How are ideas matured?

The business model canvas is useful because it’s a quick, flexible way to touch all the areas of your business model without getting too bogged down or committed to one approach or another. The business model canvas allows competing hypotheses to be tested and allows you to rapidly iterate towards discovery of a repeatable business model.

Over time, fewer and fewer of these competing hypotheses will remain and you will start to have convergence on your approach. This sensation can feel like an image coming into focus, where every time to take a look at it, the picture gets a little sharper. Once you start to have some confidence in an approach, it’s time to start moving it through the process by which products in your company make it to market. Some organizations have a formal decision process, where projects need to be documented and presented at certain stages, and there is a gate with a go/no go decision. Often, however, there are less formal ways to promote a product or a project through your company’s process, and it’s important to identify and use those, as well.

We’ll get into more detail about this in a later post, but start to think about what happens when an idea matures in your company. Work on your 30-second pitch: What are you talking about doing and why?

You may want to move from the business model canvas to a more formal document. Some companies request business proposals but many prefer presentation slide decks (e.g., PowerPoint). With a recent product concept, a couple of us put together a 90-second video that we shared internally to clearly communicate the product vision. Try a few techniques and see what works.

But don’t give up. As your idea matures, it often requires tweaks to stay on track. But all that work you did to validate it in the previous step gives you the data you need to show that you’ve identified a market problem worth solving.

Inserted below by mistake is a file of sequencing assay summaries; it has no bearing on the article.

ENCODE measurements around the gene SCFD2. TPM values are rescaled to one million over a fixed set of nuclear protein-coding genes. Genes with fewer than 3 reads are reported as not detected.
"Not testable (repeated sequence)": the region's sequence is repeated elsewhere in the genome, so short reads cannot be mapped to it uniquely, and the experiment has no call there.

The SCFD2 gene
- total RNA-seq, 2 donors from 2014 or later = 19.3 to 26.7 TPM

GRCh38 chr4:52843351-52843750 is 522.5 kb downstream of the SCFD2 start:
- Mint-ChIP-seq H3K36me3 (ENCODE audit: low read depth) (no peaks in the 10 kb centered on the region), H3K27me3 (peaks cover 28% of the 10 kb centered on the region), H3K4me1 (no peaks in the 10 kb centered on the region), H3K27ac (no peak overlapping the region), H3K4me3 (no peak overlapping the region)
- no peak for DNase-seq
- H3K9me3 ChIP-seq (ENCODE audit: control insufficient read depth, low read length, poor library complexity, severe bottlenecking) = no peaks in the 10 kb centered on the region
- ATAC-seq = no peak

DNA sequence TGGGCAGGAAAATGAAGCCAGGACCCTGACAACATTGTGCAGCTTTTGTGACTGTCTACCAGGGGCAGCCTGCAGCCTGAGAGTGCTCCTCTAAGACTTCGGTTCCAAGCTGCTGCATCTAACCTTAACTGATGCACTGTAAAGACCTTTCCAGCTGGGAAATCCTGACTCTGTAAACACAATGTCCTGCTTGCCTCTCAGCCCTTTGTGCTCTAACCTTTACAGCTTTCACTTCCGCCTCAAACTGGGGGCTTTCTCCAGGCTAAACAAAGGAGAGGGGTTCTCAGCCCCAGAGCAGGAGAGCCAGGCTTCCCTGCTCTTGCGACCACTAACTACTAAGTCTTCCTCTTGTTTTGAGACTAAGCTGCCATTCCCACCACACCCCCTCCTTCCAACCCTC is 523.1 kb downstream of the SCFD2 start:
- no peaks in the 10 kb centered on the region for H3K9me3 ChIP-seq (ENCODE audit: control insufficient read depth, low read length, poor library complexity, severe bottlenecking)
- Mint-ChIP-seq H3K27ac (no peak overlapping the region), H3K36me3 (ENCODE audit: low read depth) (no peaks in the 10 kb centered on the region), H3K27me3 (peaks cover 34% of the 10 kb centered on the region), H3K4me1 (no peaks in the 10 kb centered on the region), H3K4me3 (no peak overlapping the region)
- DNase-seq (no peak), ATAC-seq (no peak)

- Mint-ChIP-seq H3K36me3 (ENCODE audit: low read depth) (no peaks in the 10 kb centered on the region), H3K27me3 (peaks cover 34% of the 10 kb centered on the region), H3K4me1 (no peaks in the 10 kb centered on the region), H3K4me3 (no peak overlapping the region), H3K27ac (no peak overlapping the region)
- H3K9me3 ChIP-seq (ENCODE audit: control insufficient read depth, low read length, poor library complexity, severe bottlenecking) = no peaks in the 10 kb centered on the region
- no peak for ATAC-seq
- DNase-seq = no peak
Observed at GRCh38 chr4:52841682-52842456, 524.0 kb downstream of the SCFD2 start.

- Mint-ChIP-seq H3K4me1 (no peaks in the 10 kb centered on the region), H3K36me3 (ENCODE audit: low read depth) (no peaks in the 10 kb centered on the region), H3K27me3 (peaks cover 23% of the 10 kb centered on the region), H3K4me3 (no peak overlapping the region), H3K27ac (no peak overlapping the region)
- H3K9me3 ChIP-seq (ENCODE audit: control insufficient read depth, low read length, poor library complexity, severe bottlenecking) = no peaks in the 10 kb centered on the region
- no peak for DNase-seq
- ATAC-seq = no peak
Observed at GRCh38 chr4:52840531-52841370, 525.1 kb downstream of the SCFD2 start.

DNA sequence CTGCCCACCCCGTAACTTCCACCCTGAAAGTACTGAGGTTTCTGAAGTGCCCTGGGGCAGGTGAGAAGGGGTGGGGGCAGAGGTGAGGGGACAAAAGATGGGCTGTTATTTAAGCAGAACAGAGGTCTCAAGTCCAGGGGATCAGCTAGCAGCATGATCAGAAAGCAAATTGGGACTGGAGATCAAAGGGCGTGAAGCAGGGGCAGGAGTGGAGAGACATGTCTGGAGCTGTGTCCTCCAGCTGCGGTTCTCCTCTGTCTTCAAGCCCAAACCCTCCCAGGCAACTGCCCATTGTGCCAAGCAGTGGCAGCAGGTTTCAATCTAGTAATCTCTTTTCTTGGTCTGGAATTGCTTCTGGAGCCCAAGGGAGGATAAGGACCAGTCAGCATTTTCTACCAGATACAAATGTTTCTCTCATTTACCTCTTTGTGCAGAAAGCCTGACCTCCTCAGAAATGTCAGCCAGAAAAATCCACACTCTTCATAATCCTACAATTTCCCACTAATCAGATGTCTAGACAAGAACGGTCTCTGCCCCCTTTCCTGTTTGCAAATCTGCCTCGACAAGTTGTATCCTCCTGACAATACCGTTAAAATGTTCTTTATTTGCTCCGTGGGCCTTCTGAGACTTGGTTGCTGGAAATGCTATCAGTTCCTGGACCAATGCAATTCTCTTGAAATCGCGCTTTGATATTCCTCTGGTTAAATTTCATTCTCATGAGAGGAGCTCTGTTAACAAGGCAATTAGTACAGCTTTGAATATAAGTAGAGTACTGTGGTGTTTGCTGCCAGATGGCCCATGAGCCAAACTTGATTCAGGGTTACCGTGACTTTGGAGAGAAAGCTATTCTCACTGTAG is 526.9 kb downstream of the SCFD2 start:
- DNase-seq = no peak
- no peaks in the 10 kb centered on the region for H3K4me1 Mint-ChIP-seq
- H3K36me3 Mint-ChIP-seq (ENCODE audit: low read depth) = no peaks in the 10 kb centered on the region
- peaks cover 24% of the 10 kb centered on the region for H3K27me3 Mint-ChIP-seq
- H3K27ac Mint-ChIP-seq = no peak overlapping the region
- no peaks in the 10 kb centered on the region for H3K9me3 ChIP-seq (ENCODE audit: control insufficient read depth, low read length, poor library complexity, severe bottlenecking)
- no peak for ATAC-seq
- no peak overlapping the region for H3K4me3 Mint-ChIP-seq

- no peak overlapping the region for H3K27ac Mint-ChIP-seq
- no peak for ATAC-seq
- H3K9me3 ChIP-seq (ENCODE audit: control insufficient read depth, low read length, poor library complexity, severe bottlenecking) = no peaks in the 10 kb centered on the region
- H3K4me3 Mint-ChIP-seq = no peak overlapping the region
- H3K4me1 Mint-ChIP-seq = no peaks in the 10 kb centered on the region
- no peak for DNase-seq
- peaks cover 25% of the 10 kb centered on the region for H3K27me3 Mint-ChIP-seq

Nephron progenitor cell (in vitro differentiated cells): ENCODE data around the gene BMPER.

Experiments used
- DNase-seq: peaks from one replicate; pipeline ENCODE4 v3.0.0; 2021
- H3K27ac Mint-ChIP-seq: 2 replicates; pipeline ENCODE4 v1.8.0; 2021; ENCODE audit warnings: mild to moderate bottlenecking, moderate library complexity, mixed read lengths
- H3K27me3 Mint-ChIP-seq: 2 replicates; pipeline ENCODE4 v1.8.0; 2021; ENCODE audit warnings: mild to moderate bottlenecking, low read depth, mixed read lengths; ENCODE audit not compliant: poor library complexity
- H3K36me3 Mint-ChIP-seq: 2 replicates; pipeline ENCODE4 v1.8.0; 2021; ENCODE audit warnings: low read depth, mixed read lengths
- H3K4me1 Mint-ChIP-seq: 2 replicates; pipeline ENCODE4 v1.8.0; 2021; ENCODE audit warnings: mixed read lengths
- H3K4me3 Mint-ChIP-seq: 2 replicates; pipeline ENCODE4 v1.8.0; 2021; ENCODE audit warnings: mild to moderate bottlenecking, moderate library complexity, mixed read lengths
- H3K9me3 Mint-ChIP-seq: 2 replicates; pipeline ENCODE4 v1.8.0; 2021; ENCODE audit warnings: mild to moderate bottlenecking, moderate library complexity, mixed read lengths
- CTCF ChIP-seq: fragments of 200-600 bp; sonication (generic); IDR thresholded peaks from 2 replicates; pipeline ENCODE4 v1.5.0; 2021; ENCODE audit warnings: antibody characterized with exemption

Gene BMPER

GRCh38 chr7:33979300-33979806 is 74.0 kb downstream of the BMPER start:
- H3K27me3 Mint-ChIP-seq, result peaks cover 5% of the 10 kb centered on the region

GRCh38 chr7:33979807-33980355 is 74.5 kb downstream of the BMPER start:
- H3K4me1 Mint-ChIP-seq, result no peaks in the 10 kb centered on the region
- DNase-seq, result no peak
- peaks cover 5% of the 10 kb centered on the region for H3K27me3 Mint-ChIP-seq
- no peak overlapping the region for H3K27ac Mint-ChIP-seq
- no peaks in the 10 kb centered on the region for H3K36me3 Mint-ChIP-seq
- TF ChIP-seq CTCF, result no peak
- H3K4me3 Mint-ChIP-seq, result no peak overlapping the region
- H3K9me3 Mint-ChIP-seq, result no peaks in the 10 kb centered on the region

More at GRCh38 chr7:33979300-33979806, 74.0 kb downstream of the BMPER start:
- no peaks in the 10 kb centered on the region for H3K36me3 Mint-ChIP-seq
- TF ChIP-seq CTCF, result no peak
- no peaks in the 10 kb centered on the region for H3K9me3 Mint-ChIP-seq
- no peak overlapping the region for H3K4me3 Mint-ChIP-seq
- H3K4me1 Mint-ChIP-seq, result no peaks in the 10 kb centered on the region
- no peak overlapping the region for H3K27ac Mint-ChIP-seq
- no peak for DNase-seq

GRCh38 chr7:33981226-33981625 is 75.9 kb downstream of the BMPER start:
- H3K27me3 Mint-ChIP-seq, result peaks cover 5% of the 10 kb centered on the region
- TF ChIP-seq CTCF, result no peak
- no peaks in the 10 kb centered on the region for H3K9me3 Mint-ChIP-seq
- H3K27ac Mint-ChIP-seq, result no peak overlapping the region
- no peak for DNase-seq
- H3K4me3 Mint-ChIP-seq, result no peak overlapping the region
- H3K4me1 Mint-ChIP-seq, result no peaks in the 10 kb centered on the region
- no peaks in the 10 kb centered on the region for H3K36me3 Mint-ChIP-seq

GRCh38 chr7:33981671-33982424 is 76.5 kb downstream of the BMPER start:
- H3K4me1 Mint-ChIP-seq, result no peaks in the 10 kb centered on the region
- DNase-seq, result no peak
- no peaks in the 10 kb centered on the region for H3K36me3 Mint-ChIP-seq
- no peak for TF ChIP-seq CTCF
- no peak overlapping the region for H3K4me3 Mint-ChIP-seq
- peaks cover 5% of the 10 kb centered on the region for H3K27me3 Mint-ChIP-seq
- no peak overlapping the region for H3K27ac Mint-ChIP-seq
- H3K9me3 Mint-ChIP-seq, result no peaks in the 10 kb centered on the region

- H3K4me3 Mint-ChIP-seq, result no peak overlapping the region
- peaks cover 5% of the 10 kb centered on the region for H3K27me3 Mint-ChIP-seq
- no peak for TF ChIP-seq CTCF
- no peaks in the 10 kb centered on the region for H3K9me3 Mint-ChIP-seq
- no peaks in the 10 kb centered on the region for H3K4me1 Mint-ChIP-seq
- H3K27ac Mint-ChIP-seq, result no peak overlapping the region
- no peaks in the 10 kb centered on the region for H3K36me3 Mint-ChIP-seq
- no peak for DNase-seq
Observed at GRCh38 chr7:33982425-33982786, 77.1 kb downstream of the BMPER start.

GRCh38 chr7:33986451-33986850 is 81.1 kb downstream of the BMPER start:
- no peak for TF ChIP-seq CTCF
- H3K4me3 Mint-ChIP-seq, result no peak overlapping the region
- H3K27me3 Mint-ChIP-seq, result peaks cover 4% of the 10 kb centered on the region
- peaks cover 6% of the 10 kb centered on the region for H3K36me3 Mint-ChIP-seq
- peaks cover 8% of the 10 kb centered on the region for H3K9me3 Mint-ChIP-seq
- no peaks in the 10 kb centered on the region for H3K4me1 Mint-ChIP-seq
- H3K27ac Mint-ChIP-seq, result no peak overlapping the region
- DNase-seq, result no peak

How do new products get launched?

What does a green light look like in your company? Often it means the idea gets on “the roadmap,” where it is documented and shared with executives, stakeholders and sometimes even clients and customers. Whatever that green light is, make sure you know all the pieces involved in a successful launch.

Learn what groups exist in your company and what each does to serve a product launch. Find out what you need to do to support that and don’t assume it’s all in the “go-to-market” documentation. Prepare marketing and training materials. Set up a regular check-in across groups to keep everyone in sync and talk to each other about what needs to be coordinated.

This is the time for crossing your T’s and dotting your I’s, so make sure you are tracking the details. Keep a master checklist, and if you can, get help tracking all the project items.

Keep these guiding questions handy if you are trying to deliver something new. When you feel you are falling off the rails, try to identify where you are in the process and use these tips to get back on track. And as always, feel free to reach out to me for support or commiseration: matthew.anthes-washburn@healthsparq.com or @hey_AW